Thursday, November 24, 2016

Pakistan's 21st amendment courts -- a limit finally appears

With the 21st amendment military courts about to sunset (in January), unless Parliament acts to extend them, an interesting development has occurred. Three cases that had been sent to these courts have been sent back (although they will still wind up in other military courts, seemingly). According to this account:
The counsel for [Naeem] Sajid submitted that the custody of his client, facing charges of possession of an illegal weapon as well as charges levelled against him under the customs act, was shifted to the central prison by the military authorities and he was granted bail by the trial court. 
He said that despite the court order for the release of his client on bail, he was not being released by the jail authorities. 
The defence counsel contended that an accused could not be tried twice for the same offence, and requested the court to order the release of the detainee.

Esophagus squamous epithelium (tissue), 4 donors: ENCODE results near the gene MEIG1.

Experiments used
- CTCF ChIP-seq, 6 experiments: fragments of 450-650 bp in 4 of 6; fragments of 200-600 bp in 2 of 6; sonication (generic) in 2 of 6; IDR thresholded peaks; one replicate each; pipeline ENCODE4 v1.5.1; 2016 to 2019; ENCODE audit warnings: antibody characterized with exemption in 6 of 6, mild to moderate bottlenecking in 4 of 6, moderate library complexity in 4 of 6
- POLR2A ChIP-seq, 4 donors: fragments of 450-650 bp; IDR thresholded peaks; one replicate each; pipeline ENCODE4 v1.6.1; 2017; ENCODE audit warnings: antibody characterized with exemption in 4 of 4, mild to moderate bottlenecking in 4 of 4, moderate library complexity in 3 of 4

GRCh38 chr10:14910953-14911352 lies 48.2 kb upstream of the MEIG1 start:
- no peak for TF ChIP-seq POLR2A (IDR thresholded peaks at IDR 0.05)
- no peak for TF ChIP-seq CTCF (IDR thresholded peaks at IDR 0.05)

In their comments on the petition, central jail officials said the custody of three co-accused, Naeem Sajid, Sultan Qamar Siddiqui and Hussain Umar Siddiqui, who had earlier been sent to military authorities to stand trial in a military court, was remanded back as they could not be tried by the military court because the requisite nexus of their alleged offences based on religion or sect was not established to try them under the Pakistan Army Act
They said the military authorities also requested a speedy trial under the anti-terrorism law. 
It was submitted that the chief justice of the SHC accepted the request made by the assistant judge advocate general, 5 corps, and the three men’s trial was transferred to the relevant ATC from where it was sent to special military court for speedy disposal in accordance with the law.
Emphasis added. 

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